These are MAJOR federal offenses in the USA, and carry the maximum penalties of at least 20 years in prison upon conviction.

    If you notice, Brandon Leslie is being charged with each seperate offense, meaning he could be convicted on each seperate charge and given consecutive sentences for each charge.

    If this happens, he will spend the rest of his young life in a federal penitentiary.

    The other issue to consider is that these co-conspirators have been now named in this indictment.

    Each and every single one of them now face arrest on conspiracy charges of gun-smuggling upon their next entry to the USA.

    If the USA decides to play hard-ball with the Cayman Islands, upon conviction of Brandon Leslie, extradition procedures can also be started to get these co-conspirators before a US federal court.

    Or their travel/visitors visas to the USA cancelled; this is now happening on a regular basis to foreign nationals now known to be involved in gang-related activity.

    It was just such an extradition order that has Christopher ‘Dudus’ Coke, reputed Shower Posse leader in Jamaica, now serving time in a federal penitentiary on similar charges.

    The question is also raised; if Brandon Leslie had been convicted on the murder charge for which he, and others, were acquitted, none of this other criminal activity and others involved would have come to light.

    Cayman’s law-enforcement authorities can dodge and dive all they wish but the question of arrest for these other named Caymanian conspirators remains an outstanding issue; if it is not addressed, the Cayman Islands Govt. stand open to question in federal court as well.

    The US federal system does not pay respect to names, personalities or family connections and these co-conspirators will be arrested and charged upon entry to the USA, just as Brandon Leslie was.

    Or possibly face extradition proceedings to the USA.

  3. This could make such a great movie. Police and political corruption, low life gang members, shoot out of judge’s house and the best is we can get Kitchen Aid to sponcer it and then they can show how spacious there fridges are.

    But seriously! This makes the Cayman Police and court look like Nigeria!

  4. Oooohhh…

    I can guarantee you, he most certainly will…

    just as all the other little Caymanian ‘bad boy’ gun smugglers are now doing.

    Where do you believe the federal agencies got the information for this indictment from ?

    They’re all singing like sweet little yellow canaries in their federal ‘bird cages’ now.

    And the songs that they’re singing is sweet music to the ears of the federal agents interrogating them…

    But certainly not a many people in Cayman.

  5. No, my friend, much closer to home than Nigeria…Jamaica, to be more exact.

    Take this as the almost identical example; an extradition order comes to the desk of Prime Minister Bruce Golding for the extradition of one Christopher ‘Dudus’ Coke, reputed gang leader of the notorious Shower Posse and area don for PM Golding’s West Kingston constituency of the notorious garrison community of Tivoli Gardens…extradition charges include gun-smuggling, identical to the charges now laid against Cayman’s Brandon Leslie, aka Kalashnikov, by a FEDERAL GRAND JURY, non-the-less.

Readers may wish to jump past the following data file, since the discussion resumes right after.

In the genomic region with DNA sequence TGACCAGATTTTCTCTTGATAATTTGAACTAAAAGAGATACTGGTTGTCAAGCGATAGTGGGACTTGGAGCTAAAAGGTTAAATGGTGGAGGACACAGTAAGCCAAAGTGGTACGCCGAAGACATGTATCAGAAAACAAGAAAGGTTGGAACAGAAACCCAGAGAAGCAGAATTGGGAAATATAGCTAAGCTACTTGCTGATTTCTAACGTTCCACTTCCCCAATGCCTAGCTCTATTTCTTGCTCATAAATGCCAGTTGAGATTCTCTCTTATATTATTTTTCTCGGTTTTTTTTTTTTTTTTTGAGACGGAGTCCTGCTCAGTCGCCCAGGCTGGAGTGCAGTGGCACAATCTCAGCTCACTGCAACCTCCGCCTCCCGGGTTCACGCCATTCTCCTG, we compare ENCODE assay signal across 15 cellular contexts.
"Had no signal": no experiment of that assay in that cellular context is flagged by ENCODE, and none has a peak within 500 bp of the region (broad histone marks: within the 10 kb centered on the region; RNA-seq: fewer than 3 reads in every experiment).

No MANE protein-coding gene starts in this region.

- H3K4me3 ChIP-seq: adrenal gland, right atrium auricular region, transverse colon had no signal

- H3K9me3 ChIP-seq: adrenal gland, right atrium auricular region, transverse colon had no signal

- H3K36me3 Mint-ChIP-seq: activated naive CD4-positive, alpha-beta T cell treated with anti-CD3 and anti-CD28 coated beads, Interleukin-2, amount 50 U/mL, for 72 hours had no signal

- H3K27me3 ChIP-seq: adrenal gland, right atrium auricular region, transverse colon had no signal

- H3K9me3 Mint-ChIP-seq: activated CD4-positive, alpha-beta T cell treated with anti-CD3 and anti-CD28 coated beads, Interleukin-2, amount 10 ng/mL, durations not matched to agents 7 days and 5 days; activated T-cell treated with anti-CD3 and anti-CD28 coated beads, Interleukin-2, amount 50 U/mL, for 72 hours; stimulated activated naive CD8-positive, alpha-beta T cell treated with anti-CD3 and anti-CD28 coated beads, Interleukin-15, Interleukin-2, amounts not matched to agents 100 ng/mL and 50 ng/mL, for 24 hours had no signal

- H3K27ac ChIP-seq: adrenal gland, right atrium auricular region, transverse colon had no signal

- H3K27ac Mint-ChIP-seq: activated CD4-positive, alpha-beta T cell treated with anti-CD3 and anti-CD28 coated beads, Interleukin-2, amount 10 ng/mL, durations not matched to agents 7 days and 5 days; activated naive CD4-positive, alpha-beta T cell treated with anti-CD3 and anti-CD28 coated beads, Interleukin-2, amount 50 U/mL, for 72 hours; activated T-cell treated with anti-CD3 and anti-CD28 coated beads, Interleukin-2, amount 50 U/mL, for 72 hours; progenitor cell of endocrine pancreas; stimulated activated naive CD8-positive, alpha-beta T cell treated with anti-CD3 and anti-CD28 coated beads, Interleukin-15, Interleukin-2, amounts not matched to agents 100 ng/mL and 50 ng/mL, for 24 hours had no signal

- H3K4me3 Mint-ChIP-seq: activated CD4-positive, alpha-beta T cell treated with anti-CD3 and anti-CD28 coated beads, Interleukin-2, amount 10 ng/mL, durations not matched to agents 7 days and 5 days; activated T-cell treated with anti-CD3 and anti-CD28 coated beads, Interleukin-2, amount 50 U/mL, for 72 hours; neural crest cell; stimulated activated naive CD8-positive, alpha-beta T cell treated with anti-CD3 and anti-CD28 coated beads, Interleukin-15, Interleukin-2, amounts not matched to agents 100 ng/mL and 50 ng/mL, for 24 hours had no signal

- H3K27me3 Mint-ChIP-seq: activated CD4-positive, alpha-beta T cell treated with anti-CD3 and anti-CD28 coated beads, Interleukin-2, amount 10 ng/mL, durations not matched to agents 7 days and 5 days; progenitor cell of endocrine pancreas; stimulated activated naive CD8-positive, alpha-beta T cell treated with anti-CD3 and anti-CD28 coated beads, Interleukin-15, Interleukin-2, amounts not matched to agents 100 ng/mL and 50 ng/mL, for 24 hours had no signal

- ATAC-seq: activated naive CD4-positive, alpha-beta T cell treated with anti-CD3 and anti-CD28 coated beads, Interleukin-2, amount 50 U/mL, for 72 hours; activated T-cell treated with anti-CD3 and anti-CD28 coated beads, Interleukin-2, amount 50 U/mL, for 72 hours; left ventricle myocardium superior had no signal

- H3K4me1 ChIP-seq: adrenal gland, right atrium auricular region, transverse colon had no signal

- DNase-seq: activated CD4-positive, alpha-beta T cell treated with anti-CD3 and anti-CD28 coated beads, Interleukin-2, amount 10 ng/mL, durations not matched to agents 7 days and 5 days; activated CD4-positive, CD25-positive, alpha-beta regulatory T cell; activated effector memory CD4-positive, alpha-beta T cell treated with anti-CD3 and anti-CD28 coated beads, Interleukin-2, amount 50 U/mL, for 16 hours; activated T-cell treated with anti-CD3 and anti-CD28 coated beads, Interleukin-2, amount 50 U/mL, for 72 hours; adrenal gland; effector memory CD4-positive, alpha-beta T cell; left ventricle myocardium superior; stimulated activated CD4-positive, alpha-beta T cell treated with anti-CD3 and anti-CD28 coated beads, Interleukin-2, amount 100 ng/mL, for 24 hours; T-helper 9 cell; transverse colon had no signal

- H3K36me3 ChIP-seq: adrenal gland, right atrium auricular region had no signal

PM Golding hires a US law firm to challenge this indictment, instead of executing the extradition order against Coke, his political ally and strong-man in his own political constituency.

    When this challenge fails, Prime Minster Golding finally issues the extradition order and orders Coke arrested, leading to one of the worst-ever civil confrontations between the state of Jamaica and a civilian army, leaving 76 persons dead, including members of Jamaica’s armed forces.

    Coke is finally apprehended and arrested and extraditied to the USA, where he too, sings like a sweet little yellow canary, to federal investigators.

    Result ? The resignation of Prime Minister Bruce Golding of Jamaica from his post…and still to answer questions regarding his relationship with area don and convicted arms and drug smuggler, Christopher ‘Dudus’ Coke.

    Now let the Caymanian and British Governments continue to fool themselves into thinking that similar proceedings has not started in this gun-smuggling case before the US federal court for the named Caymanian/British citizens involved.

    What is good for the Jamaican goose, is certainly good for the Caymanian gander…

    As the Cayman Islands will soon find out.

  6. Since this gun smuggling case is so similar to Jamaica’s gun smuggling case involving the extradition of Dudas; I would imagine that the missing pieces of the puzzle for Cayman would involve some very high and even political ties and connections?

    I believe some very high profile names are being called perhaps and there will be more extraditions at the most sophisticated level, the untouchable kind?
    Who in Cayman politics may be under investigation by the Federal Government, I’ll bet you there’s some smoke to this fire…..

  7. The similarities are simply too glaring and too many to ignore and…

    People in high places and power can threaten and intimidate Cayman’s press and citizens but they cannot threaten or intimidate the US Federal Government.

    If the Cayman Islands and Britain think that the FBI has not now already started an investigation into Cayman’s law enforcement agencies, and possibly political leadership, let them think again.

    Depending on what those little yellow canaries are singing, this is the biggie that’s been waiting around the corner for the high level corruption in the Cayman Islands that Britain simply refuses to address.

    Its about time the citizens of Cayman saw some justice done and if it is the US Government to mete it out, then let it be so.

  8. MB,

    Thanks for mentioning Nigeria.Did I hear someone on Radio Cayman or Rooster yesterday or day before that Cayman’s RCIP has recruited police from Nigeria the crime and fraud Capital of the world? If this is so, no wonder we cant get anything solved and have so many scams around.